Hudson lauds kid books fest, finds op-outs vexing

HUDSON–The school district has won a Utica National School Safety Excellence Award, for “efforts to create a safe school environment,” Superintendent Dr. Maria Suttmeier announced at the Board of Education meeting Monday, May 9. The award is for what is called “under-the-roof” safety. Dr. Suttmeier credited Building and Grounds Superintendent George Keeler and his staff.

The meeting also included a discussion of last weekend’s Children’s Book Festival, assessment tests and school lunches.

Dr. Suttmeier called the Children’s Book Festival, which took place May 7 in Hudson, a “phenomenal success.”

Coordinator of School Improvement April Prestipino added, “It was so fun to watch kindergarteners know exactly what books they want and their authors. And it was a chance for me to talk with teachers out of the work setting.”

School Board President Maria McLaughlin recounted how thrilled her son was to meet the author of his favorite books in person. The child and the author ended up talking with each other a long time. Ms. McLaughlin encouraged “whatever we can do to keep this going.”

This year the ELA and Math assessment tests had no time limits, and of the children who took them, more attempted answers for every question, Ms. Prestipino reported. Last year, she said, “I saw blank answers where the students might have run out of time.”

Still, Dr. Suttmeier said, “I’m concerned about students who feel they do not want to take state tests. How can they build stamina for the Regents?” She said that the Regents exams taken by high school students are timed and are required for graduation.

She also said that accommodating students whose parents opt out of having them take the assessment tests is a “nightmare.” One problem is finding space for them to sit, especially in the Junior High. Another is that so many opt out letters do not come until the test morning, so the district does not learn how many non-test takers there are until the morning of the test. And Some children come in the test day saying they do not want to take the test but without having a letter from a parent or guardian. In that case, the child is taken to the test room and given the test anyway, though the administration must notify the child’s parents or guardian.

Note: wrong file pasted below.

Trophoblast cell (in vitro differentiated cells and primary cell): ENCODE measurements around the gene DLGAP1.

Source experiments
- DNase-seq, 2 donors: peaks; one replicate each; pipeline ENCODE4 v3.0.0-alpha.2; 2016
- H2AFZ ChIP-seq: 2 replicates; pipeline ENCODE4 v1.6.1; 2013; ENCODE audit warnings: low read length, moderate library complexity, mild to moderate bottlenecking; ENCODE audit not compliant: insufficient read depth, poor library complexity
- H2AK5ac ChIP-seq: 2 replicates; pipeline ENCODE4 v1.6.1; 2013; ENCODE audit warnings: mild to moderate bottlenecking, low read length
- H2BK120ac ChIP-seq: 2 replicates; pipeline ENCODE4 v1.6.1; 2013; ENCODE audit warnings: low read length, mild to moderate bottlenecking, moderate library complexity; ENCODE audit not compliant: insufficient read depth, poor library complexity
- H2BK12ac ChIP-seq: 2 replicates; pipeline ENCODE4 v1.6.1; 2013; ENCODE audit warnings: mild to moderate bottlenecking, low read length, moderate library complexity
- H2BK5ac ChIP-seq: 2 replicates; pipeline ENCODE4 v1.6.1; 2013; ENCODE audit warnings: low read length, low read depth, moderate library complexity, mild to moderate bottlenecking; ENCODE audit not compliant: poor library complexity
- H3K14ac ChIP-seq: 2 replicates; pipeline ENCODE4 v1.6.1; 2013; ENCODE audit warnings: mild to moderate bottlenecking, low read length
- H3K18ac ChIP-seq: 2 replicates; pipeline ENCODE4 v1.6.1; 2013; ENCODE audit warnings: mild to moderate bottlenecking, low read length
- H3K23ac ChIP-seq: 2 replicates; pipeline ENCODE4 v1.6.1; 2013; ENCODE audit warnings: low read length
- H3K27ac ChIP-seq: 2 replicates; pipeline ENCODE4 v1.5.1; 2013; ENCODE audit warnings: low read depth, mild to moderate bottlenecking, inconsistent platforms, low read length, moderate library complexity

“Parents are asking for special privileges for some students,” said Dr. Suttmeier, who added, “We don’t give the opt-outs fun activities. They have to sit and read until their class is done with the test.”

In other business, Cathy Drumm, food services supervisor, announced that the government reimbursement for universal free lunches has stayed the same for two years, but that the district is eligible for an increase with next school year. Dr. Suttmeier said that initially some children avoided the lunches over concerns the meals might contain items forbidden by their religion. She indicated that Ms. Drumm had adjusted menus to provide alternatives acceptable to their faiths and put up signs in the cafeteria indicating what the foods contain and where those foods are located.

The next School Board meeting will take place on school election night, May 17, at 9 p.m. at the John L. Edwards Primary School on State Street.

A meeting that will include a presentation on the district’s Capital Project will take place Monday, May 23, at 6 p.m. at the High School Cafeteria on Harry Howard Avenue.

 

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